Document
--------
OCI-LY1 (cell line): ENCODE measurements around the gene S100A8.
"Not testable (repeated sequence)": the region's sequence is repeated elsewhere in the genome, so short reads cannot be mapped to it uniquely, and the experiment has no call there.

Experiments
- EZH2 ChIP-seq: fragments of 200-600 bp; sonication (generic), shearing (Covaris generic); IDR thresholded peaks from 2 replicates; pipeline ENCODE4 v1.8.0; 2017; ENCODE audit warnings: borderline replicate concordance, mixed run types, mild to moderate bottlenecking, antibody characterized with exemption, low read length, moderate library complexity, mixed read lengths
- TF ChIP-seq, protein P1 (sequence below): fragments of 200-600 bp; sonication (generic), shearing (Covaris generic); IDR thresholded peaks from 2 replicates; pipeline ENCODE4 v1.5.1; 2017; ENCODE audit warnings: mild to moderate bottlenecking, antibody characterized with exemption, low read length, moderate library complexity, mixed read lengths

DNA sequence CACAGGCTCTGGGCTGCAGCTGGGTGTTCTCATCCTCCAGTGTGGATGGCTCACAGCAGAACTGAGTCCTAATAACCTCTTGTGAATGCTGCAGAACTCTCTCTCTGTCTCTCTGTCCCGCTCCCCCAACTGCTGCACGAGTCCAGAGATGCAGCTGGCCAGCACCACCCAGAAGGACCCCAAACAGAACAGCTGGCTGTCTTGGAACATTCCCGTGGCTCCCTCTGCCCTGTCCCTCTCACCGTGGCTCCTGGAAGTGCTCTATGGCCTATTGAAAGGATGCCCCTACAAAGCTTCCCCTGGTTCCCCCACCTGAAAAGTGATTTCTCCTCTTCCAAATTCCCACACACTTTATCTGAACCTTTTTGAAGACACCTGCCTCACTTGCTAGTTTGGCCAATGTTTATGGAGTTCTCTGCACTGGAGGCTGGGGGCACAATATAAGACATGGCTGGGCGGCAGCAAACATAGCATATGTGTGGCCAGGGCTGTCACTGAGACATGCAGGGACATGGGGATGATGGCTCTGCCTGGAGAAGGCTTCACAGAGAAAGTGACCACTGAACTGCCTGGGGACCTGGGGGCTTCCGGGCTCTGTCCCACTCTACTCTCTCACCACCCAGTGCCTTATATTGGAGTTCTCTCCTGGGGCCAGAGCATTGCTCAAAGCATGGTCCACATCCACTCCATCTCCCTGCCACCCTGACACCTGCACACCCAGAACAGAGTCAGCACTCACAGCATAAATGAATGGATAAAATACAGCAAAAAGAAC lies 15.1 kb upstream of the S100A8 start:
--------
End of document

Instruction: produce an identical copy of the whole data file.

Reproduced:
OCI-LY1 (cell line): ENCODE measurements around the gene S100A8.
"Not testable (repeated sequence)": the region's sequence is repeated elsewhere in the genome, so short reads cannot be mapped to it uniquely, and the experiment has no call there.

Experiments
- EZH2 ChIP-seq: fragments of 200-600 bp; sonication (generic), shearing (Covaris generic); IDR thresholded peaks from 2 replicates; pipeline ENCODE4 v1.8.0; 2017; ENCODE audit warnings: borderline replicate concordance, mixed run types, mild to moderate bottlenecking, antibody characterized with exemption, low read length, moderate library complexity, mixed read lengths
- TF ChIP-seq, protein P1 (sequence below): fragments of 200-600 bp; sonication (generic), shearing (Covaris generic); IDR thresholded peaks from 2 replicates; pipeline ENCODE4 v1.5.1; 2017; ENCODE audit warnings: mild to moderate bottlenecking, antibody characterized with exemption, low read length, moderate library complexity, mixed read lengths

DNA sequence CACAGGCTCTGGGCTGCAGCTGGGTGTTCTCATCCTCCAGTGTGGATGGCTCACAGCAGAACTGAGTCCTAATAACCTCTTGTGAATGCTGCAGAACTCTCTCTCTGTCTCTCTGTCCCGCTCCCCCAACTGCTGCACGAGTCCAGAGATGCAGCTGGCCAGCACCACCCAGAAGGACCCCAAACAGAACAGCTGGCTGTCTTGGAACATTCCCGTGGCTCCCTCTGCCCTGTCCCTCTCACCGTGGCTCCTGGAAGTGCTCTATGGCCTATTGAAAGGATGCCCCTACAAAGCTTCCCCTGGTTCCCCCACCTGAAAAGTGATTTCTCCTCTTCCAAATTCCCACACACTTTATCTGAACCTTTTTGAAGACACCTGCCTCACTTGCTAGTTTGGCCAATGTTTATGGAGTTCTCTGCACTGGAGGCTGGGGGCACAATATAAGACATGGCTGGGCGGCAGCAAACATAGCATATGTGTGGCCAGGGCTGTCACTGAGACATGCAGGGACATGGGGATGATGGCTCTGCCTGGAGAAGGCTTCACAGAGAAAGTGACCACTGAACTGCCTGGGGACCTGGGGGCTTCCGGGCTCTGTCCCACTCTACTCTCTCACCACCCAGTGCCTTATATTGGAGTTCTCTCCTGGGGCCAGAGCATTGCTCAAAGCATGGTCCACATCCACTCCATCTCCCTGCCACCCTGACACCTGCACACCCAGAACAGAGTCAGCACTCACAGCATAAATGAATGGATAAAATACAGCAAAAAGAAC lies 15.1 kb upstream of the S100A8 start: